The Daily Star
— Three Boy Scouts and two assistant scoutmasters of Troop 23 in Oneonta recently completed a six-day, 50-mile hike along the Appalachian Trail.
Josh Flynn, 15, and Christopher Lentner, 16, both Life Scouts working on their Eagle Scout projects; and Kevin Hait, 15, a First Class Scout, were led on the hike by Scott Kolberg and Aaron Miller.
“The purpose of the trip was to give the older, more experienced scouts the opportunity to put into practice the skills and knowledge they’ve gained through their years of involvement in the scouting program,” Scoutmaster David Flynn said in the release. “This 50-mile hike was a true test of not only their endurance, but also their map and compass skills, camping, hiking, outdoor cooking and first aid skills.”
According to a media release, planning for the trip began last winter, and the group took overnight practice hikes in the spring and early summer to get ready for the long trek.
The outing began Sunday, Aug. 12, in Smithville, where the group hiked a couple of miles to the first campsite.
The route took them to Shenandoah Mountain, Bear Mountain, the Dennytown Road and Hemlock Springs Campsites, and the West Mountain and Fingerboard Shelters.
The group averaged 10 miles a day over the next five days, pitching tents at different locations each night, and carrying all their food.
Weather dictated much of the Scouts’ approach; since high temperatures were in the forecast, the group ate the heaviest food items first, saving the dehydrated food to carry with them for the rest of the trip. Nevertheless, each Scout carried a pack weighing about 40 pounds containing food, water, clothing, tents, cooking stoves and first aid and safety items. At night, food was stored in a “bear bag” hung from a tree.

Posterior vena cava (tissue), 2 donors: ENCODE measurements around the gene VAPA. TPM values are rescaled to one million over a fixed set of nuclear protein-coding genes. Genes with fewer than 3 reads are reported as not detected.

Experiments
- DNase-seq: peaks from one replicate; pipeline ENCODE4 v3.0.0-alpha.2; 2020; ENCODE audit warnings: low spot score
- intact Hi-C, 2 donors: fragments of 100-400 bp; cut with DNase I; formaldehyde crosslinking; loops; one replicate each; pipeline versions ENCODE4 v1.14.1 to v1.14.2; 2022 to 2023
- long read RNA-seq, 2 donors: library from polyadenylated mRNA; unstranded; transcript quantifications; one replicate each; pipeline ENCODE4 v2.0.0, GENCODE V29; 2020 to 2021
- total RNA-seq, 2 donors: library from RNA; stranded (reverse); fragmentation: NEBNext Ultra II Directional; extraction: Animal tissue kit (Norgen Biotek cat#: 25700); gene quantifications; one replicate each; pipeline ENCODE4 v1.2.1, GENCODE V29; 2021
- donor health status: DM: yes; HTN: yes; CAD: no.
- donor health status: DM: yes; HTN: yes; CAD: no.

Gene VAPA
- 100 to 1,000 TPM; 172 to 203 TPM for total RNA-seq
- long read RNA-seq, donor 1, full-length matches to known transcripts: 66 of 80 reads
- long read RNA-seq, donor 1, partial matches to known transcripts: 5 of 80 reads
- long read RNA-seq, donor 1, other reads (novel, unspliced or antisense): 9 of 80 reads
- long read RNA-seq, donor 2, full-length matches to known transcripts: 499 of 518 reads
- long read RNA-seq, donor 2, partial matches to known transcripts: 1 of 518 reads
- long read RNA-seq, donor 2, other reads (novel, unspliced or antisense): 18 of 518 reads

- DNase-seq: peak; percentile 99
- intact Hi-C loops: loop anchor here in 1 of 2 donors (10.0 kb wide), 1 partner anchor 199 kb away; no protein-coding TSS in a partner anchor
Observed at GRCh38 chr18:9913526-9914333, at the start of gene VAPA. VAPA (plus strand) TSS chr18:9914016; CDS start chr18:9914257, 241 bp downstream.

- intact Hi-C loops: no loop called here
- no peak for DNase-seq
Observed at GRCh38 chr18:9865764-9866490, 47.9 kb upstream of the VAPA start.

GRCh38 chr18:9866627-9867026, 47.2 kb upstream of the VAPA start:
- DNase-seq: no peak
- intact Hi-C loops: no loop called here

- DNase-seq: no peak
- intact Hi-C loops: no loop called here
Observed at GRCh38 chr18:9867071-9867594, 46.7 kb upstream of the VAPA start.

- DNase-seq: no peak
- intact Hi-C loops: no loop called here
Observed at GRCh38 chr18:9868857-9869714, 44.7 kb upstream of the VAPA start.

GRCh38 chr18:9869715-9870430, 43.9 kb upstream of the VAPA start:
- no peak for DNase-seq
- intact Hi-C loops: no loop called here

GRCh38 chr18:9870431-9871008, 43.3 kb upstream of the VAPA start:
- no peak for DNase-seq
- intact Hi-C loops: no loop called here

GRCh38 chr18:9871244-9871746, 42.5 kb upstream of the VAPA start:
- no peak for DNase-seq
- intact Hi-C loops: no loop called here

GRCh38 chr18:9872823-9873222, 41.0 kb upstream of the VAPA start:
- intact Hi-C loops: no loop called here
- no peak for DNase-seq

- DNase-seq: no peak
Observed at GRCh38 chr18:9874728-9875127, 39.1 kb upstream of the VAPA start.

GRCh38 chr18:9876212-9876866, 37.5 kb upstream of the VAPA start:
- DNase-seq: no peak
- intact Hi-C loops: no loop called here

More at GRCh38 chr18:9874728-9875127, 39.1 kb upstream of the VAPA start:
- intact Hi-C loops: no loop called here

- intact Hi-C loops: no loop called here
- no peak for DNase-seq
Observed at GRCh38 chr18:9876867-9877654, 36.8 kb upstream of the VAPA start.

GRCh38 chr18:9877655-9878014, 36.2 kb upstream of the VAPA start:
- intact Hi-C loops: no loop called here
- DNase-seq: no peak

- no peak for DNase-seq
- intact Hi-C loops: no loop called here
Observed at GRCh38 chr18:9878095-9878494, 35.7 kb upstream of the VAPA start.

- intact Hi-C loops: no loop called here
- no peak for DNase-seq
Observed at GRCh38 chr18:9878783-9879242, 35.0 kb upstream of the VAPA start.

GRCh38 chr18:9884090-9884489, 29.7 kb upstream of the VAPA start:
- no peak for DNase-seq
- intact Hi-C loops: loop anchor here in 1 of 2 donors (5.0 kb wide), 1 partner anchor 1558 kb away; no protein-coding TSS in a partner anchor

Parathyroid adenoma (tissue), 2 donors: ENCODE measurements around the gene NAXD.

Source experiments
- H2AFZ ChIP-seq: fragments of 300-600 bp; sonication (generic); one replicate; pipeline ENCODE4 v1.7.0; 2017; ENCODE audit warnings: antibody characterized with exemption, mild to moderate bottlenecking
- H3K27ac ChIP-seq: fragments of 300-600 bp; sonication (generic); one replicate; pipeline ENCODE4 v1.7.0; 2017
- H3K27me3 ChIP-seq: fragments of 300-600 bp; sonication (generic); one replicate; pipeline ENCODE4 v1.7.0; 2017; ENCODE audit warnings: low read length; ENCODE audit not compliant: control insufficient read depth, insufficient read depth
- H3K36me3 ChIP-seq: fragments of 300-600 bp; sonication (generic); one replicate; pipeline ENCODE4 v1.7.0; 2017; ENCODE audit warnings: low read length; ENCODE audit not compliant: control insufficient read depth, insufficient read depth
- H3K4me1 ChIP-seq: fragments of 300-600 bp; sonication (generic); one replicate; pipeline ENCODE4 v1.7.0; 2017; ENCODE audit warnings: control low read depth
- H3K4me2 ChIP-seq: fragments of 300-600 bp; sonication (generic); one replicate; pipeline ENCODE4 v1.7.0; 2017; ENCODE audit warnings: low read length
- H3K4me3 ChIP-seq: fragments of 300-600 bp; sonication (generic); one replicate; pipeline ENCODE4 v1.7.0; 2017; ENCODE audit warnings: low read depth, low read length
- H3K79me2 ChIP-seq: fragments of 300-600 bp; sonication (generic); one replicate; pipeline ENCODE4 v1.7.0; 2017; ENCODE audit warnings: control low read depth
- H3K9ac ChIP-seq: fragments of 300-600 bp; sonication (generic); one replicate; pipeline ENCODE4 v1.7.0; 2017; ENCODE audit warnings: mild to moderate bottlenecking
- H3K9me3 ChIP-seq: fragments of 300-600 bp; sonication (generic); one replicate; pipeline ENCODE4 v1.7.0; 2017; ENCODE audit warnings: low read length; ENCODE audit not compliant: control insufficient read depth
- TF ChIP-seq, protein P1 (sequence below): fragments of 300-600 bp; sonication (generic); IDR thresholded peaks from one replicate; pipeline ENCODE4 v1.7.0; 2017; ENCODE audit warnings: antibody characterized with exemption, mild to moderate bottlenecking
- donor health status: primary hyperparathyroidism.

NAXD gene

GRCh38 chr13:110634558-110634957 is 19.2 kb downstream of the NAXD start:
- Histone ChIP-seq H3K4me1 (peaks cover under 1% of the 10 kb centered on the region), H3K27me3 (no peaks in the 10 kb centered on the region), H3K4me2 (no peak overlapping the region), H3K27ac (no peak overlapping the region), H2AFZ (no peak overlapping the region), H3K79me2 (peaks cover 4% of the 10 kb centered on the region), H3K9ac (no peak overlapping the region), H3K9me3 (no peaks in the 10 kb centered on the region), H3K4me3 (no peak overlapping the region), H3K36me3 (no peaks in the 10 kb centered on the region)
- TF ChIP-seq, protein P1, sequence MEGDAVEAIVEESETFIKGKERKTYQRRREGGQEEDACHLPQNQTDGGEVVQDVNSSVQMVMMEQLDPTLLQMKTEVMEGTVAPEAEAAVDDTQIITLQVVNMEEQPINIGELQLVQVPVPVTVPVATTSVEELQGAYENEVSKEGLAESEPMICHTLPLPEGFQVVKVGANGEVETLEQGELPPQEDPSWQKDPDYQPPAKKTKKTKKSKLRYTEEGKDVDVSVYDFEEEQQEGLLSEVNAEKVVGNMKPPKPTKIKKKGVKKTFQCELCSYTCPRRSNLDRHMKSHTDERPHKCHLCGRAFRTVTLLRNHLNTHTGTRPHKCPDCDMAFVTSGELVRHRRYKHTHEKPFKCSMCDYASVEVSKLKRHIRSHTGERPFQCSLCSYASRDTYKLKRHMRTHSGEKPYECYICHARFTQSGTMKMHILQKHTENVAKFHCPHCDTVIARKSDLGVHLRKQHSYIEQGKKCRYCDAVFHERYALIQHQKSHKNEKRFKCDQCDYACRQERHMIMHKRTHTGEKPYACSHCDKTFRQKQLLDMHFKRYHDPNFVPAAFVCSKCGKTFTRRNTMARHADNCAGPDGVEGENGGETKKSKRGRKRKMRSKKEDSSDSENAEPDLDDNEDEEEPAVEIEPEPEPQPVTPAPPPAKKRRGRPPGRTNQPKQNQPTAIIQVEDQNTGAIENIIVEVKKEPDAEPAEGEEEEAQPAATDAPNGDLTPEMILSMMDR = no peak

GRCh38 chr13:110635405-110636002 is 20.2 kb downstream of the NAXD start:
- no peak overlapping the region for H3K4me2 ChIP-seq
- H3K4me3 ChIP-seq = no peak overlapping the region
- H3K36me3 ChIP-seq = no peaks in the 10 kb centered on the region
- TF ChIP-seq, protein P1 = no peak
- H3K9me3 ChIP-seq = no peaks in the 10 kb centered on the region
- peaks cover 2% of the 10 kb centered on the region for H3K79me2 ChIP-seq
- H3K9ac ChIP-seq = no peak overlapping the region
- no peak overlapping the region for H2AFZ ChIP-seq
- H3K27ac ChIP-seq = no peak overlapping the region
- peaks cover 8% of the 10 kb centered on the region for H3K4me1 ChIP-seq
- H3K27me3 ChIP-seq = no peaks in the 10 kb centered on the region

Halfway through the trip, the group was unable to locate either of two springs that were supposedly nearby, perhaps due to the recent drought. To produce drinking water, the Scouts gathered rain in a tarp and ran it through two filtration systems to make it safe to drink.
“I never thought I’d be grateful for a thunderstorm,” said Lentner.
The Scouts followed the Boy Scout practice of “Leave No Trace” during the trip, carrying their trash out from each campsite and depositing it in receptacles. They also performed some trail maintenance along the way, using a portable saw to cut up fallen logs that were obstructing the path. They finished their hike by mid-afternoon Aug. 17.
All three boys began scouting while in the first grade, as Tiger Cubs, and have attended summer camp at Boy Scout Camp Henderson in nearby Maryland each summer since the age of 10.
Flynn, Hait and Lentner will each receive the 50-Miler Award at Troop 23’s next Court of Honor in September.